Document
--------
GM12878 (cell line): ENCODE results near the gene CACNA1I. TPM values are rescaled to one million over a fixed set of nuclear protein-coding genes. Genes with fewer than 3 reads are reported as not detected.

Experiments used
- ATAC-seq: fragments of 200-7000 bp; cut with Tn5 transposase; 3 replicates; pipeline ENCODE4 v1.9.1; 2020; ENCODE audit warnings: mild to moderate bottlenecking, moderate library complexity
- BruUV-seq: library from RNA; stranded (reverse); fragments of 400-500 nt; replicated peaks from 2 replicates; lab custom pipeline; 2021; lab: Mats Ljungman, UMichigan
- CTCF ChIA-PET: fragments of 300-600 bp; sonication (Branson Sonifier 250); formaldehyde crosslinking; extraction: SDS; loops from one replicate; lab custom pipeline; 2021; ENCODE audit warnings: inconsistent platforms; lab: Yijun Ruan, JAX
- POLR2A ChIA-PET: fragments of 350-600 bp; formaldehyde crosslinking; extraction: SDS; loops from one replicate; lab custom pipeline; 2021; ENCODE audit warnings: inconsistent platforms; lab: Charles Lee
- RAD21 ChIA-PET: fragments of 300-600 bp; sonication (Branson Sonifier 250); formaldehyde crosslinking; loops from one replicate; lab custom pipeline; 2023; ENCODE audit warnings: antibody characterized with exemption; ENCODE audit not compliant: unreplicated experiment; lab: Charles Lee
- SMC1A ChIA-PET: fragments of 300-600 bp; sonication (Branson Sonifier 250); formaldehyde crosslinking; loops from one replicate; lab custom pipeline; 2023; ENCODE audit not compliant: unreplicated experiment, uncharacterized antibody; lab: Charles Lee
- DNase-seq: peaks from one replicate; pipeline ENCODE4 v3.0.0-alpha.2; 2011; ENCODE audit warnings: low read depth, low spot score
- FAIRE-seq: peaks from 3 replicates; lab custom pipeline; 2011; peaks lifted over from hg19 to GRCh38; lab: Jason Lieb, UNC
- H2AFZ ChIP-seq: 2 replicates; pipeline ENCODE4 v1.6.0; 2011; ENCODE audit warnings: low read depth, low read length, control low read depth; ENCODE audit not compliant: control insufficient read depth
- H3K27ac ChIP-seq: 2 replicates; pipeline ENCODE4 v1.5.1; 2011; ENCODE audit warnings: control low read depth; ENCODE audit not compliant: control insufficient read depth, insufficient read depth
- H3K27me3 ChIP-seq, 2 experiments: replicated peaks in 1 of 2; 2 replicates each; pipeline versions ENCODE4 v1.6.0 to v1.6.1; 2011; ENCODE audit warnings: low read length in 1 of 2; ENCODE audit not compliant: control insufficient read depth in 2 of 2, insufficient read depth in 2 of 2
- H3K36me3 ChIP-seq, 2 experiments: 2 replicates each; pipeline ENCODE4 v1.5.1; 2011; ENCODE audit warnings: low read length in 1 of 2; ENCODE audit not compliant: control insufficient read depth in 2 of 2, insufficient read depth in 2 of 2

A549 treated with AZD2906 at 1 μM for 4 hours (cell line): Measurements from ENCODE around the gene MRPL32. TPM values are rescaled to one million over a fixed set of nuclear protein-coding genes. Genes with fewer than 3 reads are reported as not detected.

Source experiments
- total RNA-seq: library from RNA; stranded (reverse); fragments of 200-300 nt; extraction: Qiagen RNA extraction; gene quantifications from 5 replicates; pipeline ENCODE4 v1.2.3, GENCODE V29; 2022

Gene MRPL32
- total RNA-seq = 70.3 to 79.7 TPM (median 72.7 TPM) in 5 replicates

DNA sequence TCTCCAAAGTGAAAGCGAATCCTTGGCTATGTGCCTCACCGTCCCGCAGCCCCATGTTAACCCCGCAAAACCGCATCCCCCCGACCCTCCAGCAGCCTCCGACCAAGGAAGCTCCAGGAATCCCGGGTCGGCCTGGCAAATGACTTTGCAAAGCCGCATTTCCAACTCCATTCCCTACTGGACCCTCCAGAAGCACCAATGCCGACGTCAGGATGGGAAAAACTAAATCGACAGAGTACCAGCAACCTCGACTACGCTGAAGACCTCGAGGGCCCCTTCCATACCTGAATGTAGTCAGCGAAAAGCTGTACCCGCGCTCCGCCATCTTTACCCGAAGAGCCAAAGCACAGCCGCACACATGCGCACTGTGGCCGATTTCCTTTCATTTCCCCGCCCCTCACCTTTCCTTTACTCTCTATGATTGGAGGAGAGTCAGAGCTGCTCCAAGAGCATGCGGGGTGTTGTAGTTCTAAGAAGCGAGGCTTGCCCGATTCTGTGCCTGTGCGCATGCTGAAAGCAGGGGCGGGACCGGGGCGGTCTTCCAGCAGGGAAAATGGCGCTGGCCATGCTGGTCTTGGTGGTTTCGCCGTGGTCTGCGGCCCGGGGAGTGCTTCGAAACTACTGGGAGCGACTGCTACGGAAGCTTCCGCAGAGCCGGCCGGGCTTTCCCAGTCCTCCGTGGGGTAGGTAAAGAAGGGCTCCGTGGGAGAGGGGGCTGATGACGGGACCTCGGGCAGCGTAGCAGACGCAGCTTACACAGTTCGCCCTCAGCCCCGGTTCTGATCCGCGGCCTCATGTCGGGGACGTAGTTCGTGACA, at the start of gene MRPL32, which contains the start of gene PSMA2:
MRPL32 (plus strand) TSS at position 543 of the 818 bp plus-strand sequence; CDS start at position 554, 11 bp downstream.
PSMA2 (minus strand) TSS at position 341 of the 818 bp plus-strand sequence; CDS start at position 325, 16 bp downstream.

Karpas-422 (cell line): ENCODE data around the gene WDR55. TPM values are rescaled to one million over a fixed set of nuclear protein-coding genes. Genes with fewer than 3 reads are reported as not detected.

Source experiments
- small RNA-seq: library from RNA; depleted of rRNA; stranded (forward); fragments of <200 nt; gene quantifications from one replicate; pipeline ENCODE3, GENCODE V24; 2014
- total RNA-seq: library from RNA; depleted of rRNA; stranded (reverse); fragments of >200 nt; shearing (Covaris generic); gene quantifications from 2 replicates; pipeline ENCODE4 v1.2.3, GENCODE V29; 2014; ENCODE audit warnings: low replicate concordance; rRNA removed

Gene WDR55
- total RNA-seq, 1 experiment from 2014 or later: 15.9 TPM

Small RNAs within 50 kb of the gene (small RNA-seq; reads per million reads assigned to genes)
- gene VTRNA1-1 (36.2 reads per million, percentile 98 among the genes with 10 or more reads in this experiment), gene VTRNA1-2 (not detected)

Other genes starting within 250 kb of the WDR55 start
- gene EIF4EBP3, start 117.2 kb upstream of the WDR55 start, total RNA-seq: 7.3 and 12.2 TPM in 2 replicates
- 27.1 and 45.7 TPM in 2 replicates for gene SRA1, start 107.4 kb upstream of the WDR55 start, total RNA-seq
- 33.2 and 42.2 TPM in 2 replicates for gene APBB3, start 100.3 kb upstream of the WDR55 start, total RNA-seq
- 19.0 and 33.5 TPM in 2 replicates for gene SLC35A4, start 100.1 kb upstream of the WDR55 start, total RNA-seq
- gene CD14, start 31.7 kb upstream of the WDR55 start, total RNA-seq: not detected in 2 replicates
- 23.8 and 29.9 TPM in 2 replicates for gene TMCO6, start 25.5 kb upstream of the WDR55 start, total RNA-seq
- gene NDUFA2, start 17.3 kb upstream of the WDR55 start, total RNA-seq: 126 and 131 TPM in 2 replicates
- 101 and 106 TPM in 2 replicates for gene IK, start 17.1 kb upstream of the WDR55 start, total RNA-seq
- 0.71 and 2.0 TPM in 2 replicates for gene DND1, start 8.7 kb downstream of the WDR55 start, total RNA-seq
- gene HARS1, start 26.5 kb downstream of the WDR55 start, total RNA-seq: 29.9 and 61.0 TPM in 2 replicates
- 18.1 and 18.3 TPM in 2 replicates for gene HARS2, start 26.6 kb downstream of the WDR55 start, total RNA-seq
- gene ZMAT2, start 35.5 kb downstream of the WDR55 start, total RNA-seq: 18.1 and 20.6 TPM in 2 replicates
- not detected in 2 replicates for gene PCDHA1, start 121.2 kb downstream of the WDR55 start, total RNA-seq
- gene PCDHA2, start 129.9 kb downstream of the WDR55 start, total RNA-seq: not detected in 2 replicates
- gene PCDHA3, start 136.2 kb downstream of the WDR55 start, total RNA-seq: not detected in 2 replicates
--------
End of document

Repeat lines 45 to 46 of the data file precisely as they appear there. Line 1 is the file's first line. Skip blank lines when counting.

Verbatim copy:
- gene PCDHA2, start 129.9 kb downstream of the WDR55 start, total RNA-seq: not detected in 2 replicates
- gene PCDHA3, start 136.2 kb downstream of the WDR55 start, total RNA-seq: not detected in 2 replicates